Olga Bobrowska talks to Julie Roy, executive producer (French animation studio) at National Film Board of Canada during the 2019 Annecy Festival.
With over forty films in her NFB portfolio, Julie Roy remains a vigorous and curious producer who keeps her mind and eyes opened for new artistic challenges, creative twists and technological game-changers. In Annecy 2019 competitive categories, the National Film Board of Canada presented three short films and one VR experience, among them two projects directly overseen by Julie Roy. As much as it is fascinating to discover Roy's standpoints and expectations towards artistic animated shorts' production, talking to her gives also an opportunity to reflect upon two underappreciated, yet essentially meaningful aspects of contemporary art-house animated film culture – creators' and viewers' ability of critical analysis, and re-evaluation of women filmmakers' status in international animation scene.
ZF: In this interview I'd like to focus on your creative personality, and intellectual standpoints you employ in your work, however before it comes to this, please guide us through the films presented in Annecy that were made with your involvement (i.e. Uncle Thomas: Accounting for the Days by Regina Pessoa and The Procession by Pascal Blanchet and Rodolphe Saint-Gelais).
JR: Uncle Thomas... is my second collaboration with Regina. I know her for years since I was a marketing manager of Tragic Story with a Happy Ending (2005), also I worked on production of Kali, the Little Vampire (2012). As soon as she pitched me the new project, I was immediately interested in it and that's because it was personal, and I was happy she returned to subjects that are close to her. Even the first draft was really moving. It was a challenge for her to make a personal film that would be universal, and for me to find financing for such a personal work. As the NFB we were there from the very beginning but we were looking for funds, first unsuccessfully in Germany, later on we found co-producer, Les Armateurs in France. Let me say – and it's not because of the interview, or because it's Regina – but it seems to me that she is one of the most serious and talented artists in animation who is humble, works hard, and has this intelligence to hear the comments of those around her, she analyses them in order to improve her work. Not every artist has such an openness. Regina worked closely with Andreas Hykade on the script but in fact she was open for every comment she has received. Interestingly, she went far in the sense of technique with the use of stop motion, new color palette, compositing. I was really proud to be a part of this production and to work so intimately with Regina.
Uncle Thomas: Accounting for the Days, Regina Pessoa
ZF: In conversation I had with Regina Pessoa she spoke about living and creating together with the film crew in a countryside mansion in Portugal. She spoke of quasi-family relationship between the collaborators. As a producer of such an endeavor, haven't you had a feeling that it might be a risky way of working?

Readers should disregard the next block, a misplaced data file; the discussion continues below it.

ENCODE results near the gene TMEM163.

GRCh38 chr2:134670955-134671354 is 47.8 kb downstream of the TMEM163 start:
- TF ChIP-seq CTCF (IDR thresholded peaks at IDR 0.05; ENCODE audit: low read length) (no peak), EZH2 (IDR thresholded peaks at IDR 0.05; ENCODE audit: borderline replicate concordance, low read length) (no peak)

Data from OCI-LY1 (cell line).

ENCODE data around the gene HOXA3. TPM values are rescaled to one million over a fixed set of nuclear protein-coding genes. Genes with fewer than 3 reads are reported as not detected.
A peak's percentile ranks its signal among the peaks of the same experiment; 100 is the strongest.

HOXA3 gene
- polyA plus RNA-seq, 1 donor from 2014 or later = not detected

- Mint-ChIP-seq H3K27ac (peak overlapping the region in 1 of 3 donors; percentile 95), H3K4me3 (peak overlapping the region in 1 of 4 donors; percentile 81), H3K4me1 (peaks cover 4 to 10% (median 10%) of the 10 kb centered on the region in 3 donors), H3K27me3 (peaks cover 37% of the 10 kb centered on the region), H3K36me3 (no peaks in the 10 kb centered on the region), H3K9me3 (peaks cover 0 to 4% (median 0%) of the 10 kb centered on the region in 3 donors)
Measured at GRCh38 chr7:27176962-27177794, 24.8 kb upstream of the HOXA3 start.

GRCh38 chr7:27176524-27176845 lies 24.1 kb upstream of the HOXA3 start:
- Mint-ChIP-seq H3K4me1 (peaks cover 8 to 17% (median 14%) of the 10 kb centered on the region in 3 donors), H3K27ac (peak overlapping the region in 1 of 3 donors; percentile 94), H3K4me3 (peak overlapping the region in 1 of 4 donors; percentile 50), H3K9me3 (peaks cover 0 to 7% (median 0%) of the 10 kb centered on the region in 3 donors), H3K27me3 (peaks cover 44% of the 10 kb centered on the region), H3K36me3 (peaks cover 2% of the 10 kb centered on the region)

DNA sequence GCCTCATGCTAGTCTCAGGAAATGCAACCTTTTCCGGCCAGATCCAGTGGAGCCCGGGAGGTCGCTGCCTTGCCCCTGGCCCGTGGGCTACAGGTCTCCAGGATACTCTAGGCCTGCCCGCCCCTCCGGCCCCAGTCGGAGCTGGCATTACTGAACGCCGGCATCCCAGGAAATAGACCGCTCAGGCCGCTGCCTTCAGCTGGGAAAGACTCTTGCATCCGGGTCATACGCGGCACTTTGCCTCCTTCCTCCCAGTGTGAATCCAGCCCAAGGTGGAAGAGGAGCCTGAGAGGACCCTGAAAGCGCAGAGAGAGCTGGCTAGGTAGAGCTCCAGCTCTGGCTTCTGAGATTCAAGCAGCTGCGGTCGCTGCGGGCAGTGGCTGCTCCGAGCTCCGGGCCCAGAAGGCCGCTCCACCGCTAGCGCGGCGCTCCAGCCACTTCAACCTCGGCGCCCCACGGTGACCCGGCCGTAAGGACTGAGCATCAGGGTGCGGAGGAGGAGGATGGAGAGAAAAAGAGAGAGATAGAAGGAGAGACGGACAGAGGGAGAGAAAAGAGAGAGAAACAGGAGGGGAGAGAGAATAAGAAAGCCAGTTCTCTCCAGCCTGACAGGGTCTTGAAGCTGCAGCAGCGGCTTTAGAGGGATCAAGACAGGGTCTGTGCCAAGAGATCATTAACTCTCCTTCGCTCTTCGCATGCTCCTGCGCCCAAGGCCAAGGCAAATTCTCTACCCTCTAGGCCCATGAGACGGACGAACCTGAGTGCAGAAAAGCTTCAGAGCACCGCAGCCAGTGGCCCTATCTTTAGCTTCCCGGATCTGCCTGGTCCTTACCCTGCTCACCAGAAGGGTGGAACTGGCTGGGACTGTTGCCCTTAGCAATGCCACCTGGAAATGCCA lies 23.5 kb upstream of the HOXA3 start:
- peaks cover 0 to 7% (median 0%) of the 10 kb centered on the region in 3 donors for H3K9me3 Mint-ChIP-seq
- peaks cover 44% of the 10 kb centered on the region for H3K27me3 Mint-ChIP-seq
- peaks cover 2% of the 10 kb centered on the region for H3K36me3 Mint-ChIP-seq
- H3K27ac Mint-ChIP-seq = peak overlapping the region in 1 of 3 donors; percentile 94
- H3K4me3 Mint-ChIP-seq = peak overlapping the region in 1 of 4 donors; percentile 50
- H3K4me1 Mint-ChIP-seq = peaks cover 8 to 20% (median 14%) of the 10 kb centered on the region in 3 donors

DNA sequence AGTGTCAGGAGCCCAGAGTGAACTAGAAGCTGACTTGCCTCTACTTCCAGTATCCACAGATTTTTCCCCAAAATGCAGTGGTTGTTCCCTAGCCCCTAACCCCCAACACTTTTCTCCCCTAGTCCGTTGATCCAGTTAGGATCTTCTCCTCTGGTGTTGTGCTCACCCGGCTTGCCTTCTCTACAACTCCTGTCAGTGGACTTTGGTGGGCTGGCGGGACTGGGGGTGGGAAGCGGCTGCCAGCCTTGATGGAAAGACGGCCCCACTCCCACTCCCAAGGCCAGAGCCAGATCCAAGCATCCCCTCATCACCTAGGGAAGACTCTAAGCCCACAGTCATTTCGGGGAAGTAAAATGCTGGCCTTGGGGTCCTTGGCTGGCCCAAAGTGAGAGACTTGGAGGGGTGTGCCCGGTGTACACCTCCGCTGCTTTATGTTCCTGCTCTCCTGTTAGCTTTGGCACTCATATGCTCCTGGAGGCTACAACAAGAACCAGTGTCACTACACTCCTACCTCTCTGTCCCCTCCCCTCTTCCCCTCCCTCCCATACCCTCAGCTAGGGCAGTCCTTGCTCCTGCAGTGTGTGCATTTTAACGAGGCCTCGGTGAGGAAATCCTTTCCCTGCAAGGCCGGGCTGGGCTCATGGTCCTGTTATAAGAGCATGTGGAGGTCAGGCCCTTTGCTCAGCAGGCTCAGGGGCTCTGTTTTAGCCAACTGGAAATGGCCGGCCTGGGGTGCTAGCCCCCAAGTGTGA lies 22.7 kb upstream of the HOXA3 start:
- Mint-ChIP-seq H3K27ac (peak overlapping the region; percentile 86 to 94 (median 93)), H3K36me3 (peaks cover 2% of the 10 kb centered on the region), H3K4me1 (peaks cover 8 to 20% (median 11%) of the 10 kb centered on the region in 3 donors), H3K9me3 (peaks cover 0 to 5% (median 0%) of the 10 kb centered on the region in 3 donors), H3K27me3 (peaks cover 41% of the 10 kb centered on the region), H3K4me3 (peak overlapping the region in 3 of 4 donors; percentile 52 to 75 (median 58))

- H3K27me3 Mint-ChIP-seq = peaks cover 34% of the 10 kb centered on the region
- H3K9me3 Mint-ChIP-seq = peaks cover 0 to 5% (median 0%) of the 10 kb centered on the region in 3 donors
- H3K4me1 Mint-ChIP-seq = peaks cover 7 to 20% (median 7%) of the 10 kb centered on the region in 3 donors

JR: That's a good question because it was risky indeed. But on the other hand Andreas Hykade who lives in Germay, even if he is a friend, he had that necessary distance. And I was of course based in Montreal so I was also able to say sometimes: “Hm, I don't think we exactly understand what you want to say over there”. In the end everything depends on the filmmaker. Regina needs to experience human connection while working, she needs to connect really intimately with the collaborators so she can feel confident and comfortable. I remember visiting her in this “paradise” in Portugal, at that moment I understood why this environment has been created there. There was a sense of serenity around this countryside house, a garden, a pool where she swam everyday. I think this feeling of being grounded allowed her to stay focused on her work.
ZF: And how did the process look like for the authors of The Procession?
JR: That's a completely another adventure! It is Pascal Blanchet's and Rodolphe Saint-Gelais' first professional film. The concept came from Pascal who is a famous Qubequese illustrator. Every two years NFB opens the contest in pursue for emerging filmmakers. Even if he didn't win, his work caught my attention. And I read his graphic novels where I found sense of of music, editing and lightening so I thought animation was a natural medium for him. I was impressed by Pascal's designs so I approached him and offered to work for NFB. He said: “Of course” and that's how it started. At first Rodolphe was a chief-animator but he contributed so many ideas that eventually became a co-director. Finding really good collaborators for the first film is a lot of work. Pascal did the design, background, coloring and so on, Rodolphe animated with the help of two animators, Nicolas Brault and Brenda Lopez Zepeda. Pierre Lapointe, famous music composer, joined this small crew in the very beginning. Very early in the production he sent music sketches and that influenced them a lot and so guided by the music they planned mise-en-scène, the way to animate, etc.
The Procession, Pascal Blanchet and Rodolphe Saint-Gelais
ZF: After twenty-five years at the NFB you still scout for the authors...
JR: And this is the funniest part of my job. It's great when you find a talent and say “Hey, your graphic universe is interesting, I would like to work with you!”. But it's challenging because there is a concept, yet there is no film! First I suggested that Pascal worked with a scriptwriter Sylvain Charbonneau. But then the editing! The production took some two years, and it's difficult to stay focused on all initial intentions and motivations during such time. At some point Pascal and Rodolphe have been a bit lost in storytelling since they have been editing by themselves – we just talked about necessary distance, well... here it was not the best idea. So I said: “Ok, stop editing by yourself, you need to work with Isabelle Malenfant”. She really challenged them and that moment was a peak of the whole process! At the beginning it was a story that seemed rather as a collective portrayal of the family members, and this somehow lacked emotions. The focused moved to the love story between the two characters, soon it became clear that it was a good solution and this is how we continued. Every production has this moment of a vertigo: “My God, are we going to make it?”. It is a natural stage but you need to have good collaborators in order to achieve distance, receive advises and improve your own project.
ZF: Let us speak about your academic background. You mention frequently that as a member of the animation scene you are interested in critical analyses of the animation culture. What do you find most fascinating as a subject of critical analyses in regard to animation? What are your assumptions for this kind of research?